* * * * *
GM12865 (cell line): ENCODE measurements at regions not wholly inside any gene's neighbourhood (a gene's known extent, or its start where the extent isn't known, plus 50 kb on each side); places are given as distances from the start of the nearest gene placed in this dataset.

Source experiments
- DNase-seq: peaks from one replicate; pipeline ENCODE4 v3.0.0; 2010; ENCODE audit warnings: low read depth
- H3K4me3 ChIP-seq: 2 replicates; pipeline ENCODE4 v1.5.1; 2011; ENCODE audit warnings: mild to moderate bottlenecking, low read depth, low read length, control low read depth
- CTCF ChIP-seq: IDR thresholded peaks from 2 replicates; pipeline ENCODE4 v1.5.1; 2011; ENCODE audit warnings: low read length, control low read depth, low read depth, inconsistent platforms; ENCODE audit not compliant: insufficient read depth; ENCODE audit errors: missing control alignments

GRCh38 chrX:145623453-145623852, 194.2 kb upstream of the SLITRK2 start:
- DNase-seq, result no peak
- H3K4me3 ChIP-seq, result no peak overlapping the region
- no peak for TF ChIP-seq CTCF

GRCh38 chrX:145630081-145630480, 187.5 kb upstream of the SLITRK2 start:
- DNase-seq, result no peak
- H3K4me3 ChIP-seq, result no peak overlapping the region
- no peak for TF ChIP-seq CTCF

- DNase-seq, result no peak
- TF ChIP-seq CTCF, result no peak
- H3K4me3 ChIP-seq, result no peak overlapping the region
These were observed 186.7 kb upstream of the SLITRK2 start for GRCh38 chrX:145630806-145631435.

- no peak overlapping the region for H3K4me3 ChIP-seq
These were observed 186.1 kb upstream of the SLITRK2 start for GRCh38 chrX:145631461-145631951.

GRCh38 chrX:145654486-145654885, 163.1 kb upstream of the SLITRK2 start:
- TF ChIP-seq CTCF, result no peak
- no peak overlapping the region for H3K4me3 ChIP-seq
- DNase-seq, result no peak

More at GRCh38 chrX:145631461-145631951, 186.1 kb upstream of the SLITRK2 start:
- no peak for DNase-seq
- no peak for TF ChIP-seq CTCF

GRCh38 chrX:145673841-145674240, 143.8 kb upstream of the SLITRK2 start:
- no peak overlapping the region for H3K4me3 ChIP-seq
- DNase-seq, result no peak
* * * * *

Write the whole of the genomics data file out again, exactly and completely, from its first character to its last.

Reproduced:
GM12865 (cell line): ENCODE measurements at regions not wholly inside any gene's neighbourhood (a gene's known extent, or its start where the extent isn't known, plus 50 kb on each side); places are given as distances from the start of the nearest gene placed in this dataset.

Source experiments
- DNase-seq: peaks from one replicate; pipeline ENCODE4 v3.0.0; 2010; ENCODE audit warnings: low read depth
- H3K4me3 ChIP-seq: 2 replicates; pipeline ENCODE4 v1.5.1; 2011; ENCODE audit warnings: mild to moderate bottlenecking, low read depth, low read length, control low read depth
- CTCF ChIP-seq: IDR thresholded peaks from 2 replicates; pipeline ENCODE4 v1.5.1; 2011; ENCODE audit warnings: low read length, control low read depth, low read depth, inconsistent platforms; ENCODE audit not compliant: insufficient read depth; ENCODE audit errors: missing control alignments

GRCh38 chrX:145623453-145623852, 194.2 kb upstream of the SLITRK2 start:
- DNase-seq, result no peak
- H3K4me3 ChIP-seq, result no peak overlapping the region
- no peak for TF ChIP-seq CTCF

GRCh38 chrX:145630081-145630480, 187.5 kb upstream of the SLITRK2 start:
- DNase-seq, result no peak
- H3K4me3 ChIP-seq, result no peak overlapping the region
- no peak for TF ChIP-seq CTCF

- DNase-seq, result no peak
- TF ChIP-seq CTCF, result no peak
- H3K4me3 ChIP-seq, result no peak overlapping the region
These were observed 186.7 kb upstream of the SLITRK2 start for GRCh38 chrX:145630806-145631435.

- no peak overlapping the region for H3K4me3 ChIP-seq
These were observed 186.1 kb upstream of the SLITRK2 start for GRCh38 chrX:145631461-145631951.

GRCh38 chrX:145654486-145654885, 163.1 kb upstream of the SLITRK2 start:
- TF ChIP-seq CTCF, result no peak
- no peak overlapping the region for H3K4me3 ChIP-seq
- DNase-seq, result no peak

More at GRCh38 chrX:145631461-145631951, 186.1 kb upstream of the SLITRK2 start:
- no peak for DNase-seq
- no peak for TF ChIP-seq CTCF

GRCh38 chrX:145673841-145674240, 143.8 kb upstream of the SLITRK2 start:
- no peak overlapping the region for H3K4me3 ChIP-seq
- DNase-seq, result no peak